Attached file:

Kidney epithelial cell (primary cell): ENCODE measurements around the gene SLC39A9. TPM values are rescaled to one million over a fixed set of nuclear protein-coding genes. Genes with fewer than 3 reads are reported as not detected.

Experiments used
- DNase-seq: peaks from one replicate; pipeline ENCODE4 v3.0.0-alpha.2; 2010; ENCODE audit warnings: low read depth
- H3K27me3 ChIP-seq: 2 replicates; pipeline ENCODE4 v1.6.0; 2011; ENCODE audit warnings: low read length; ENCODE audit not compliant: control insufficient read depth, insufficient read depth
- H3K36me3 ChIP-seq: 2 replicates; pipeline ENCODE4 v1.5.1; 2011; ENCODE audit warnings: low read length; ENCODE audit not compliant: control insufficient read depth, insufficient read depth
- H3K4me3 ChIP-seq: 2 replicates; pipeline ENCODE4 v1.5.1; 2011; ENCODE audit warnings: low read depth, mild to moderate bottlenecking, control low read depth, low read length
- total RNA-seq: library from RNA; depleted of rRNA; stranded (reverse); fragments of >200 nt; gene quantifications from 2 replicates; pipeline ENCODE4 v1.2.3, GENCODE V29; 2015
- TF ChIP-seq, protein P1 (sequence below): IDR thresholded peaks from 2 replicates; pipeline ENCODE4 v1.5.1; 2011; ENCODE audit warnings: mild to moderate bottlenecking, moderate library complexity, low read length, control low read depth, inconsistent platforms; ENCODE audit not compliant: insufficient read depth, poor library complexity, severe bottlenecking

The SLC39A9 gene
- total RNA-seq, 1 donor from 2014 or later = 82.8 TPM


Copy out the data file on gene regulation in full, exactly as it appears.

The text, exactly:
Kidney epithelial cell (primary cell): ENCODE measurements around the gene SLC39A9. TPM values are rescaled to one million over a fixed set of nuclear protein-coding genes. Genes with fewer than 3 reads are reported as not detected.

Experiments used
- DNase-seq: peaks from one replicate; pipeline ENCODE4 v3.0.0-alpha.2; 2010; ENCODE audit warnings: low read depth
- H3K27me3 ChIP-seq: 2 replicates; pipeline ENCODE4 v1.6.0; 2011; ENCODE audit warnings: low read length; ENCODE audit not compliant: control insufficient read depth, insufficient read depth
- H3K36me3 ChIP-seq: 2 replicates; pipeline ENCODE4 v1.5.1; 2011; ENCODE audit warnings: low read length; ENCODE audit not compliant: control insufficient read depth, insufficient read depth
- H3K4me3 ChIP-seq: 2 replicates; pipeline ENCODE4 v1.5.1; 2011; ENCODE audit warnings: low read depth, mild to moderate bottlenecking, control low read depth, low read length
- total RNA-seq: library from RNA; depleted of rRNA; stranded (reverse); fragments of >200 nt; gene quantifications from 2 replicates; pipeline ENCODE4 v1.2.3, GENCODE V29; 2015
- TF ChIP-seq, protein P1 (sequence below): IDR thresholded peaks from 2 replicates; pipeline ENCODE4 v1.5.1; 2011; ENCODE audit warnings: mild to moderate bottlenecking, moderate library complexity, low read length, control low read depth, inconsistent platforms; ENCODE audit not compliant: insufficient read depth, poor library complexity, severe bottlenecking

The SLC39A9 gene
- total RNA-seq, 1 donor from 2014 or later = 82.8 TPM